But now that the glory days of unions have faded, Lichtenstein said, everyone suffers. “These things have a way of eroding. Minimum wage today, for example, is less than it was in the 1960s (comparatively).”

Lichtenstein made another point about the importance of unions in the workplace. “It’s impossible to have a bureaucracy large enough to enforce a law which affects 5 million workplaces. So, when you have unions, they become the policemen enforcing the law. When the unions are weak, all of that falls apart. That’s very clear today.”

In recent years, Republicans have proposed legislation that would completely de-fund the National Labor Relations Board or strip it of its powers. Elimination of collective bargaining, particularly of public employee unions, has become a prime objective of Republicans, as was seen in Wisconsin last fall.

Rep. George Miller (D-Concorde), recently speaking at a forum sponsored by the AFL-CIO said, “[Labor law] is the basic fundamental economic underpinning of the middle class in this country. It’s the wages and benefits of the working people.”

Long-term unemployment

“Jobless recovery” is when a nation gets back on track without adding jobs. Or, your neighbors are buying new cars and large-screen TVs, but you still don’t have a job. Although the public may have moved on to the next issue, you, the long-term unemployed, have been passed by.

The psychological ramifications for the long-term unemployed are overwhelming.

“When older people are used to generating [income] and they lose their job, they have no way to generate,” Derrig-Palumbo said. “So they stagnate. Stagnation can lead to depression and anxiety, which can cause them to give up.”
Another group, those who were making a lot of money when they suddenly lost their jobs, experience an extra layer of humiliation.

“There are those with whom they used to socialize, going on trips together, the clothes, the handbags, the cigars, and then all of a sudden it is gone. That is a severe loss, because it is the loss of identity, of who they were within their community,” Derrig-Palumbo added.

Where’s the starting gate?

“For recent college grads, I think that many in that group question the time and money they put into it,” Derrig-Palumbo said. “They still have to pay off student loans. They are feeling defeated before they even begin. They often feel like losers and that they are being cheated. Ultimately, what it comes down to is they have to learn to be creative.”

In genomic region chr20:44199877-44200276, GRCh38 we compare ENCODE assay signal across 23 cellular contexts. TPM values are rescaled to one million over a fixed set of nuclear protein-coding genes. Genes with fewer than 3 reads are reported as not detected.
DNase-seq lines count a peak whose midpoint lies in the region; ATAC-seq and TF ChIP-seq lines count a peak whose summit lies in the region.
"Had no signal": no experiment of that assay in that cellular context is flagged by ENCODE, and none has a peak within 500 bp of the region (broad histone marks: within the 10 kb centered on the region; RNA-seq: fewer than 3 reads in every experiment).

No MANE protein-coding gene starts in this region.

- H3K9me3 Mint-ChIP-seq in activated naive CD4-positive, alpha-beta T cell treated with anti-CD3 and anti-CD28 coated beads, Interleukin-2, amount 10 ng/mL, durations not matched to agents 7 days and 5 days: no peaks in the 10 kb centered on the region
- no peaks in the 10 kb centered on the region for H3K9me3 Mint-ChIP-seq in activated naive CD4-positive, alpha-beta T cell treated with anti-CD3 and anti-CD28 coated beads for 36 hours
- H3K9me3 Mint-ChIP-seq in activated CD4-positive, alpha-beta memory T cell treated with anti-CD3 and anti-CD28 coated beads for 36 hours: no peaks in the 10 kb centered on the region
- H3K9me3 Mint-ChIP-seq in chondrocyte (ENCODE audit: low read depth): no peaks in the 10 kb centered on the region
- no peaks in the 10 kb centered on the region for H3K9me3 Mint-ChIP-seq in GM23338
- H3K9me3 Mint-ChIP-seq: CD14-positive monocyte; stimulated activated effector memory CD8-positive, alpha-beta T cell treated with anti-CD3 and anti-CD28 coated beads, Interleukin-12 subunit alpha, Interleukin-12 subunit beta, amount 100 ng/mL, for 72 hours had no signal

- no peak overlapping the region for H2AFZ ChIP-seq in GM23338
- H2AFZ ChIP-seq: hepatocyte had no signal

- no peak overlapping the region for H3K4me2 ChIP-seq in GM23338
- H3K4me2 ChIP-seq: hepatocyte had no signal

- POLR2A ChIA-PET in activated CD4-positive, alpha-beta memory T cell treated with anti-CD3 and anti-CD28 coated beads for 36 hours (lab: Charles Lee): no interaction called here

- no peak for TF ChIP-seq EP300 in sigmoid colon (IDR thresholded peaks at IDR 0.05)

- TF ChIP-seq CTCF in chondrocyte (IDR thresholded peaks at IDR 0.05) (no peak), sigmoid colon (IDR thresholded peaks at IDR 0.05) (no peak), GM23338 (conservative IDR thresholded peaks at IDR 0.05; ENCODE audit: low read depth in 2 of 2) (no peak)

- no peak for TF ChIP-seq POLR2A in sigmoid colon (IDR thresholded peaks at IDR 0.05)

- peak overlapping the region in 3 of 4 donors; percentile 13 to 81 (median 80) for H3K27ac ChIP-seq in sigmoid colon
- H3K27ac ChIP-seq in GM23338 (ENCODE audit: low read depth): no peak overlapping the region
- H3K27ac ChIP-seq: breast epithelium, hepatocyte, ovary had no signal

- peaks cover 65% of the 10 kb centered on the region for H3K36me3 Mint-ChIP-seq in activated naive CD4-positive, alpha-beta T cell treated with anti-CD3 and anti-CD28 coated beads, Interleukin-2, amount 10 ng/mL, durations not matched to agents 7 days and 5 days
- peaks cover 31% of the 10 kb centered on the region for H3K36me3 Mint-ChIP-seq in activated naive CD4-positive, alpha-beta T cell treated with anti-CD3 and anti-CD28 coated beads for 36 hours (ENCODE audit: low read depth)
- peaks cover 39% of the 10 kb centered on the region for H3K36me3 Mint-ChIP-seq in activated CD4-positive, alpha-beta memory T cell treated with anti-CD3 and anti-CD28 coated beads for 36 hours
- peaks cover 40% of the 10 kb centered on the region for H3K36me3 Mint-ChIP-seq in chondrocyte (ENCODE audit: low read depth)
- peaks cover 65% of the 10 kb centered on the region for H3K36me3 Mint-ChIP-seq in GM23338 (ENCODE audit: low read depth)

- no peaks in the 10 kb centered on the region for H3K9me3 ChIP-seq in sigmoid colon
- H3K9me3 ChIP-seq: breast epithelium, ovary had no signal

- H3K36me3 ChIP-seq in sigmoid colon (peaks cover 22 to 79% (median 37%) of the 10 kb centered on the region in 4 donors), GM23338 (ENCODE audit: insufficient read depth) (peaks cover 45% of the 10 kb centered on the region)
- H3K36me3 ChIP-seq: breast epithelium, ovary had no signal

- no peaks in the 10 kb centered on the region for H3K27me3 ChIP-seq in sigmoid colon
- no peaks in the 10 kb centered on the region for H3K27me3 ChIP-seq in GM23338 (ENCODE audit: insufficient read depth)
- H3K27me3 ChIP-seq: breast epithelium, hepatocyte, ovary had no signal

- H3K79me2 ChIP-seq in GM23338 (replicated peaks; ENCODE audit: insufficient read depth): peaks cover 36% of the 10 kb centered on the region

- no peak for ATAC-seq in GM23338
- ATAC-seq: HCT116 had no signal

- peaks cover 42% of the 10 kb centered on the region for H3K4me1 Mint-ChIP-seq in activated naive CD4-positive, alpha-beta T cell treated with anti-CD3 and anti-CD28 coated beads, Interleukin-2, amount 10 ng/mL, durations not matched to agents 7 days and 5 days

College students intimately know what it feels like to have their world upended. In California, the Master Plan for higher education, which promised excellent schools for excellent students at little or no cost, has been abandoned. For the first time, students are paying a larger portion of tuition than the state. Rising tuition has stunned families who had been saving for their children’s college costs.

At Cal State universities, tuition has risen 29 percent in the past three semesters, and there is another 10 percent hike waiting in the wings. Financial aid for middle-class students is nearly non-existent. Faculty and facilities have been slashed along with classroom space, making it nearly impossible for students to graduate within four years. Meanwhile, the average student loan burden is now $24,000.   

Some enterprising students have taken the initiative to start their own careers. “Jake,” a 23-year-old college student, who requested that his real name not be divulged, has three more semesters to go until graduation. A native of Israel, he moved with his family to California when he was 9. His skills are self-taught.
“I have my own graphic design studio with my partner in Studio City. We also do marketing and advertising for local companies. On the weekends and at night I am a photographer.”

Jake is a journalism major, but scoffs at the wages of working journalists. “I make enough money to live comfortably. Actually, I think I am doing well. I am doing much better than if I were a staff reporter somewhere. Financially, I could get married, but I don’t believe in marriage this early. I believe you should be established before you get married; otherwise, you have no business being married.”

Jake has already demonstrated the energetic determination necessary to succeed. If he wants to achieve an adventurous life as a photographer, chances are he will get there and on his own terms.

“I’m just waiting to get out of school to expand my photography,” he said. “Ideally, I wish I could become a full-time photographer for a travel channel and be sent to exotic places.”

Former newspaper deliveryman Victor Herrera says he gets angry thinking about his own situation, losing one job and being forced to live on what he makes at his second low-paying position.

“It makes me mad, but what do I get being mad?” he said. “The main thing is we have our health and the family is together. It is pretty hard to find work now. I haven’t given up, though, and I think I will get something else. I have faith in God. I have to think positive.”